Council rejects claims it wasted €40m by failing to stick to own plan

One of Ireland’s most expensive local authority’s has rejected claims it wasted more than €40m on botched planning projects since 2005 by failing to follow its own development plan.

Figures published by An Taisce show Dublin City Council splurged the funds on 26 ultimately failed projects over the seven- year period.

According to the 31-page report, the council spent the money — €500,000 every month or just under €16,000 a day during the period — on doomed plans.

An Taisce said the projects — including the initial decision to build the National Children’s Hospital at the Mater site and the doomed Liberty Hall regeneration — failed because the development plan was not properly followed. This specifically relates to concerns over the height and bulk of certain buildings, accessibility, and other factors which should have been flagged had the development plan been implemented.

However, the council has said its decision-making has been vindicated by government-commissioned reports.

The specific spending being examined includes:

* €30m on the initial, highly controversial plan to build the new National Children’s Hospital at the Mater site;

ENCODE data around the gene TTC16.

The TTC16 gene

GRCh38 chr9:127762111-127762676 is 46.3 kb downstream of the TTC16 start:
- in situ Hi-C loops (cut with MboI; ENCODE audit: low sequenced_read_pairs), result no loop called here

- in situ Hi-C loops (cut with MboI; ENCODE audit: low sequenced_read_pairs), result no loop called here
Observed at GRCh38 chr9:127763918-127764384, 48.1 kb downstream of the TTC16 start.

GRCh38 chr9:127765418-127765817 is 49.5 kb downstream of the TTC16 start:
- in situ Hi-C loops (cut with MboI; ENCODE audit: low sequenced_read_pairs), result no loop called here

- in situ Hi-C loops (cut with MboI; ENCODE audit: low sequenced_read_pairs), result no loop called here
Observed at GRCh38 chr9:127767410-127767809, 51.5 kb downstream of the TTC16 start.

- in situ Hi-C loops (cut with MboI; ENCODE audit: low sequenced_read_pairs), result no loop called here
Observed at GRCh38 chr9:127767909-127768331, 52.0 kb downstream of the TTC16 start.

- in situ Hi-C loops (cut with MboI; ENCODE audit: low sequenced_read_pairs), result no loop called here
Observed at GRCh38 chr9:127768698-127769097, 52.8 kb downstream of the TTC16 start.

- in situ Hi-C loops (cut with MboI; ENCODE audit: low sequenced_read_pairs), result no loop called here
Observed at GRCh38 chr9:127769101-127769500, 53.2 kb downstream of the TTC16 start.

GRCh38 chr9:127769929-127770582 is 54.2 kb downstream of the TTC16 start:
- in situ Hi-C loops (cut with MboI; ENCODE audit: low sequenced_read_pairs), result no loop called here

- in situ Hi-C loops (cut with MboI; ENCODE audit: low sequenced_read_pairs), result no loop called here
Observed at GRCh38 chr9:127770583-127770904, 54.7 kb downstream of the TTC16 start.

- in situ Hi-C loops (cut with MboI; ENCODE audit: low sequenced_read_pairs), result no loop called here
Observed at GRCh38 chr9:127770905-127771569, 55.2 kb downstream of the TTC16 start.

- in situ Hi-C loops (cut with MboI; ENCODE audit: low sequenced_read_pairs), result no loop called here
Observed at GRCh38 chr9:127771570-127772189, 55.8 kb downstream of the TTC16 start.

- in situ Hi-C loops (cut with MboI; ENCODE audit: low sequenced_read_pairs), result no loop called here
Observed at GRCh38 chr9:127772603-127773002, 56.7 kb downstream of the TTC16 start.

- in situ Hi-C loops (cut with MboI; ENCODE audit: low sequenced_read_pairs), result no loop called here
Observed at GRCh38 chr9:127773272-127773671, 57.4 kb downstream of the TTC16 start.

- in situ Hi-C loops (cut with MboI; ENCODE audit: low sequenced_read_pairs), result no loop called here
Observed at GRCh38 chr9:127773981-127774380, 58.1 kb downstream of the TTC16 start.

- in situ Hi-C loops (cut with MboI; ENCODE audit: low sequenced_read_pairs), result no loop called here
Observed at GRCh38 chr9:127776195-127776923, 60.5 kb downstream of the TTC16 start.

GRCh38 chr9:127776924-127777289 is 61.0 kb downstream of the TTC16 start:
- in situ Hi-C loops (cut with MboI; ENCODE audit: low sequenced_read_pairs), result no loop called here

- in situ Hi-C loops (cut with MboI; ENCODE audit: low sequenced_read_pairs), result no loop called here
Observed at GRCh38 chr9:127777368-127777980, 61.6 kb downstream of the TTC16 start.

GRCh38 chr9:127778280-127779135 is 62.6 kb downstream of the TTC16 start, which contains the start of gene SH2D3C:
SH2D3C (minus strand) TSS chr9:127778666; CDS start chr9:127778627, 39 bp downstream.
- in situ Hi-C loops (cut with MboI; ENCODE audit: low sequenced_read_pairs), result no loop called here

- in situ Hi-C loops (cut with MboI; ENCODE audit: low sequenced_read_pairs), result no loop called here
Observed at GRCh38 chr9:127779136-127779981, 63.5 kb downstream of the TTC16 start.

* €10m “frittered away” on 25 other initiatives, including high-profile changes to Liberty Hall and Jury’s/Berkley Court.

An Taisce said the council’s inability to prevent the spending when it was clearly in breach of the development plan should be examined further.

However, Dublin City Council has rejected the claims, saying the local authority’s decisions were vindicated by an internal government review and a separate independent report last year.

Highlighting its concerns the group’s heritage and built environment officer, Ian Lumley, said: “In supporting a National Children’s Hospital in the wrong location —- and in clear contravention of the height guidelines of its own development plan — Dublin City Council wasted €30m of taxpayers’ money in design fees, as well as delaying the provision of a National Children’s Hospital.

“In the case of the Mater site the consequences are clear: a cost to taxpayers of approximately €30m.

“Where the developer is not the State, there still remains a very significant cost to taxpayers, even if it is less obvious.

“City council officials, members of An Bord Pleanála, as well as other officials that review planning applications are all publicly-paid employees.

“It would be a very conservative estimate to say the matters outlined in this document have cost taxpayers tens of millions.”


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